Küntscher intramedullary nail (K-nail) proximal migration in the femoral medullary canal is a common postoperative complication. But spontaneous distal migration of the K-nail across the knee joint and protrusion over the tibia till the tibial tuberosity is a complication that has very rarely been reported in the literature previously. This is the case report of a 41-year-old man who presented with a pus discharging sinus over the tibial tuberosity for the last one year. K-nail insertion was done six years ago. The underlying cause of the migration of the K-nail is subject to controversy and speculation. Infection and delayed union with shortening are some etiological possibilities. Wrong selection of K-nail size, loosely fitted nail, premature weight-bearing, and disuse osteoporosis may also be contributory factors.
The Küntscher cloverleaf nail (K-nail) is an intramedullary (IM) nail made of stainless steel with a slot along its longitudinal axis. In some institutions in developing countries like India, it is used for the fixation of simple transverse, short oblique, or Winquist-Hensen types I and II comminuted midshaft diaphyseal femur fractures . The concept of three points fixation by long metal IM nails attached to the endosteal surface of the bone was introduced by Gerhard Küntscher et al. .
Küntscher IM nail migration inside the femoral medullary canal is a well-known complication. The nail can migrate proximally or distally. However, spontaneous migration of the K-nail distally across the knee joint anterior to the tibia beyond the tibial tuberosity with a pus discharging sinus is a complication that has rarely been reported in the literature previously. This was a case in which the K-nail migrated distally, perforating the distal femoral articular surface and gradually migrating across the knee joint over the tibia up to the tibial tuberosity. Selection of the wrong nail size and fixation with a faulty technique are supposed to be the commonest cause of IM nail migration . However, migration of the nail has commonly been encountered after fixation of comminuted or pathological fractures, fractures associated with osteoporosis, osteogenesis imperfecta, chronically ill patients, after infection, and delayed union with shortening [4-7]. In this reported case, the cause of distal migration was uncertain because the patient did not provide previous radiographs for review.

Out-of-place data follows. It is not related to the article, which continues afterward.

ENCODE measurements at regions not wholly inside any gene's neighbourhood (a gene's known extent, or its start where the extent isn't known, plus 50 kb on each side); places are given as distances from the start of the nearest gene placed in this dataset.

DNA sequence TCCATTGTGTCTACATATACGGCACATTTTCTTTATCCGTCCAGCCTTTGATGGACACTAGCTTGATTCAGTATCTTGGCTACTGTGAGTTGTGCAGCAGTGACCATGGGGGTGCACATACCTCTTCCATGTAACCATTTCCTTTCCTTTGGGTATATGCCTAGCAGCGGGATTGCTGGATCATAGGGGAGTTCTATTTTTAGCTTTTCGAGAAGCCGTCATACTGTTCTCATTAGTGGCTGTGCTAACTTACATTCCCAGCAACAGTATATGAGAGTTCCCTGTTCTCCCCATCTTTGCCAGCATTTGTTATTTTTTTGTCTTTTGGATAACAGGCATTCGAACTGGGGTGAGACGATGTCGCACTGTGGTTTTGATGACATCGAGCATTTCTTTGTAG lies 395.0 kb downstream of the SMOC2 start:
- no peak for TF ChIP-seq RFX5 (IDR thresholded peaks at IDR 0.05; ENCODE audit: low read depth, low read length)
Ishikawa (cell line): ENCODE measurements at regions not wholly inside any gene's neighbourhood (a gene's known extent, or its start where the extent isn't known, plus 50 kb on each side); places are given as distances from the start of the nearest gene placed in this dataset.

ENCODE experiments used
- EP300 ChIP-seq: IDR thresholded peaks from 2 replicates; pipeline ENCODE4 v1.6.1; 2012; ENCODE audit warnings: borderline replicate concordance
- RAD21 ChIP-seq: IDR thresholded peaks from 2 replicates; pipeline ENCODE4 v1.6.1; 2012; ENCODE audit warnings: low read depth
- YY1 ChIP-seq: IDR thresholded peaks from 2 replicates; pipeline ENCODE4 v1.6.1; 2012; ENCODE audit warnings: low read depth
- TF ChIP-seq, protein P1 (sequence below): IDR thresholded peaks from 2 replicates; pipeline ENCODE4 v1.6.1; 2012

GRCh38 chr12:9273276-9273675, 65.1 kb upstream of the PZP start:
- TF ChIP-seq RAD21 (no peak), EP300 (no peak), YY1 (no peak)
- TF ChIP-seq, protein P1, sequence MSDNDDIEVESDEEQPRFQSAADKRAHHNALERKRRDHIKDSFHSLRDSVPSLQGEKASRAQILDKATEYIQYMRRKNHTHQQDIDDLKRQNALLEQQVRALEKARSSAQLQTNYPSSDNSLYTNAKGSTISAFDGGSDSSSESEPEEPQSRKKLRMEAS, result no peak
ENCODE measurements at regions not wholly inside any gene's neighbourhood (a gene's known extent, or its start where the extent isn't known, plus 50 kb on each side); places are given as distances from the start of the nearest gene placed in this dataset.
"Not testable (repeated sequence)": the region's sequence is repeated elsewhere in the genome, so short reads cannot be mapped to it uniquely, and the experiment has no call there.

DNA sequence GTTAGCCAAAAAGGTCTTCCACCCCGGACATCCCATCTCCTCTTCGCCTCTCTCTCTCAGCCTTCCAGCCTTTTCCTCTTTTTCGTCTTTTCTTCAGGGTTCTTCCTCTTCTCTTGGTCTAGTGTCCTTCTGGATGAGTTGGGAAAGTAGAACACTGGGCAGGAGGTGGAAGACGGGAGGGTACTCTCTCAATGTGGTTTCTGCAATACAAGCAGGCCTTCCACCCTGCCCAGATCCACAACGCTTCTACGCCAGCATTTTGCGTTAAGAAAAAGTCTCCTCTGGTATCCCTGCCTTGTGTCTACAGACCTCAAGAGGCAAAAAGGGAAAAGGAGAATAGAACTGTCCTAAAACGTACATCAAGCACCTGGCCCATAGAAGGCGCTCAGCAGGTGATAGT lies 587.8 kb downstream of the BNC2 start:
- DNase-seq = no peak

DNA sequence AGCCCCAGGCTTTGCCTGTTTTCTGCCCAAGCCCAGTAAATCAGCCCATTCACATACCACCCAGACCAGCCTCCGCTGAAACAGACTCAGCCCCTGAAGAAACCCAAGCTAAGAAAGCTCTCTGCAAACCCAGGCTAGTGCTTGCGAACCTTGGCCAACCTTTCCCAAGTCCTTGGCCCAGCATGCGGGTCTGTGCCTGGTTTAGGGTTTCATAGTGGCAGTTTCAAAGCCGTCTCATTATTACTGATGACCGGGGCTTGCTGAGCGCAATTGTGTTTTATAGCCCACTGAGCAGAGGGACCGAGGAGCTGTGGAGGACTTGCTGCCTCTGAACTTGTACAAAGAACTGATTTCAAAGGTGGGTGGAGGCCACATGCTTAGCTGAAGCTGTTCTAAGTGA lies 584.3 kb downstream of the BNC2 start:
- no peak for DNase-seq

A 41-year-old male laborer presented at our institution with complaints of pain, swelling, and stiffness of the knee of a one-year duration and a sinus over the anterior aspect of the proximal leg. The patient was riding a vehicle involved in a road traffic accident about six years ago in which he sustained an injury to the left thigh. The thigh became painful, swollen, and deformed after the accident. The patient was unable to bear weight on the limb. There was no associated wound. He was taken to a hospital in which the attending doctor had diagnosed a fracture of the left femur after radiological investigation. He was treated by open reduction and intramedullary K-nail insertion six years ago. He had visited the same operating surgeon for follow-up care for the past five years for the complaint of pain, pus discharge, and stiffness of the knee. He was treated conservatively for the same.
On examination at presentation to our institute, he was averagely built, walked with a limp, and supported with one axillary crutch. The left knee was moderately swollen, the overlying skin had blackish discoloration, with an active pus-discharging sinus over the anterior aspect of the tibial tuberosity (Figure 1). The sinus was discharging turbid purulent fluid. The knee was tender, swollen, but not fluctuant with a reduced range of motion of about 10-20 degrees. There was a healed longitudinal surgical scar on the lateral aspect of the left thigh measuring 10 cm and another healed scar over the superior aspect of the left buttock measuring 4 cm. There was no tenderness or abnormal movement at the fracture site in the left thigh. There was a limb length discrepancy of 6 cm, the left lower limb shorter than the right. No previous radiographs were available for review. Current radiographs were showing distal migration of the K-nail across the knee joint (Figure 2).
A 5-cm long anterior midline incision was given over the proximal left leg, distal to the inferior pole of the patella. The IM nail was identified and pulled out (Figure 3).